On Viva Duets, the third album in his continuing duets series, Tony Bennett attempts to clear the language barrier between English and Spanish as well as find common ground across cultures and generations. Featuring songs in both Spanish and English, and cross-cultural household names such as Marc Anthony, Gloria Estefan, and Christina Aguilera, as well as more culturally specific names like pop star turned actor Dani Martin and Dominican merengue artist Juan Luis Guerra, Viva Duets risks acknowledging everyone but pleasing no one. The album mostly avoids this, however, by allowing the linguistic variety to embroider Bennett’s accustomed style rather than compete with it.
As with the previous two duets albums, Bennett’s voice is strong and smooth, and the rapport between him and his partners reflects the same warmth and affability that’s made the legendary crooner’s career so enduring. And as with the earlier collections, the success or failure of each track is equally as dependent on the interaction between the orchestra and the singers. The heart-melting languor of the album’s rendition of Hank Williams’s “Cold Cold Heart” owes as much to the blues-inflected stylings of guitarist Gary Sargent as it does to both the silken-voiced drama of Argentinian rocker Vicentico and Bennett’s confessional deliveries.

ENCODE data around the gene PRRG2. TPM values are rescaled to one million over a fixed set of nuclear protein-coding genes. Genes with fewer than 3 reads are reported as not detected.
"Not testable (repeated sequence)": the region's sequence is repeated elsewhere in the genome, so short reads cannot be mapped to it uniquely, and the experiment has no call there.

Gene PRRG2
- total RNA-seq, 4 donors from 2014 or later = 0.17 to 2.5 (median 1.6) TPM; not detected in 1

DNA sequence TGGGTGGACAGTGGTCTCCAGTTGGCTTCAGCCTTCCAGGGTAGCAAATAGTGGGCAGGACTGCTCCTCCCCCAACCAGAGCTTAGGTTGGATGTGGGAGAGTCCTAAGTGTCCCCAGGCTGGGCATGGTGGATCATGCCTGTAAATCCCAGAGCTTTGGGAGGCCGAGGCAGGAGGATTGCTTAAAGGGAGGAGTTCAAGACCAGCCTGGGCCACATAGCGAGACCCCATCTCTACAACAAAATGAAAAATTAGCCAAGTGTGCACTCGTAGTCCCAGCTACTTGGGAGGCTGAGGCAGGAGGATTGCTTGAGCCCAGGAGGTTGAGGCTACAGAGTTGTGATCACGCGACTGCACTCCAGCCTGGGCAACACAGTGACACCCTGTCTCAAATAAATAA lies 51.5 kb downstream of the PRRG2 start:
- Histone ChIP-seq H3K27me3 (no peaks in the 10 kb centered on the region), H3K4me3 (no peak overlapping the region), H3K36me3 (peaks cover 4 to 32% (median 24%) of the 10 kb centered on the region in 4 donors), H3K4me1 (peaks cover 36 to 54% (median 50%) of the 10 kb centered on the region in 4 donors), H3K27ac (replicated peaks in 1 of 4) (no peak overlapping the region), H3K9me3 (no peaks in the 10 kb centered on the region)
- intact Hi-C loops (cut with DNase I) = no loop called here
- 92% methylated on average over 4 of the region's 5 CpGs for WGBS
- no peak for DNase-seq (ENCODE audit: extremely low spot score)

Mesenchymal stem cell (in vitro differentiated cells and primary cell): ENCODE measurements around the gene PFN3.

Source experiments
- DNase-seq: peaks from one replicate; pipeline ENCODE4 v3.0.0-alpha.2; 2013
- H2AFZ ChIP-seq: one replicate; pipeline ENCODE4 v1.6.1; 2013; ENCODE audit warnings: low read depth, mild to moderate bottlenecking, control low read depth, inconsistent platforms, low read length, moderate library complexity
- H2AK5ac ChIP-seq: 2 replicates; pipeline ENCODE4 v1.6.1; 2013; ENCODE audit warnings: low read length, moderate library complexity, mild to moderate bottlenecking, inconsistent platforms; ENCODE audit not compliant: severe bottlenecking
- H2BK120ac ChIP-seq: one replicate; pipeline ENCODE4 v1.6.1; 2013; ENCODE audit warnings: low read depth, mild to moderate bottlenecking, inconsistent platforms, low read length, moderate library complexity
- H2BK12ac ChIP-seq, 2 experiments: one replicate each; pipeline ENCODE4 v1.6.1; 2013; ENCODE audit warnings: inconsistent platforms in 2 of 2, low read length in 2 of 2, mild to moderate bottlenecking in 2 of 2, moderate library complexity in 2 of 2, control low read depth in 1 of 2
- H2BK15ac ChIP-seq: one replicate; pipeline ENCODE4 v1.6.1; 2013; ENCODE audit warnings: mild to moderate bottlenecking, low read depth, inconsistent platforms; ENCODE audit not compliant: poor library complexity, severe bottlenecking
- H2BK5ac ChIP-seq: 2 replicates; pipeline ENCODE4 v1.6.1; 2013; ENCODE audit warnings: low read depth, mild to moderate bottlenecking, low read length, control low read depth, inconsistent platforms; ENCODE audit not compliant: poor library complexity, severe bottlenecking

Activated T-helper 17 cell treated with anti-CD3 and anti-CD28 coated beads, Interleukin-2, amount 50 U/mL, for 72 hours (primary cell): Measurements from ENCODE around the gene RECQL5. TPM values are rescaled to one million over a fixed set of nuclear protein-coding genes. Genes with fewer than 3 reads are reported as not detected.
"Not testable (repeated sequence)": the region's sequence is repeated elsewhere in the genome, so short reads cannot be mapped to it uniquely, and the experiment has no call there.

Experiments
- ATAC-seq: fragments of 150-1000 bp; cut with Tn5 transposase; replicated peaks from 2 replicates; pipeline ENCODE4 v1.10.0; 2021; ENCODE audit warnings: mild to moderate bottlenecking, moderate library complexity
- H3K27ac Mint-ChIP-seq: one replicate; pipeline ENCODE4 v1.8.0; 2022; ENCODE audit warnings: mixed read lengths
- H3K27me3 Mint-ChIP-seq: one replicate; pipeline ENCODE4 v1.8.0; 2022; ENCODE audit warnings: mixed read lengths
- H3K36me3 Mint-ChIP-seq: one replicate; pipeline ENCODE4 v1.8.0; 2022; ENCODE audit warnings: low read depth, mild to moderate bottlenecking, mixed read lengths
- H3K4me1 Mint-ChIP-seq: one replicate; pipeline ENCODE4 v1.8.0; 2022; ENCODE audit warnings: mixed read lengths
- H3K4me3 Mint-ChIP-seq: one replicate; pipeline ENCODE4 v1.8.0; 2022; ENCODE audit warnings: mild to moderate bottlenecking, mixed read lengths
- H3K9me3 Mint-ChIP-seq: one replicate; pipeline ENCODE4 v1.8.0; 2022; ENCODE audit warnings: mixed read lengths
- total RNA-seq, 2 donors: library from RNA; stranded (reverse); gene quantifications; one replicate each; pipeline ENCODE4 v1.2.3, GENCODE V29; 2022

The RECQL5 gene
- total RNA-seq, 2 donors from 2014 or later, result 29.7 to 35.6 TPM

Less successful is the lamentable softening of the classic breakup tune “I Wanna Be Around.” On his 1963 original, Bennett effectively communicated the acrimony of the song’s wronged lover without sacrificing an ounce of his natural bon amis. Here that delicate balance is lost in a string arrangement too sentimental for the subject and a duet partner, Ricardo Arjona, who lacks Bennett’s interpretive agility. On the album opener, “The Best Is Yet to Come,” Bennett and Puerto Rican balladeer Chayanne trade uptempo verses in their respective languages, and while both carry their halves with considerable style, the stark separation created by the alternating between English and Spanish proves to be a distraction.
In other instances, like “The Good Life,” featuring Franco De Vita, the linguistic dichotomy actually gives the song an extra dimension of feeling. The languages flow together naturally at the emotional behest of the song, as though the passionate tones of Spanish and the more measured un-inflected English syllables were tools to be employed when the song demands it. At its best, Viva Duets not only accommodates both languages, but reveals their complementary strengths, finding notes of joy, sadness, and intimacy.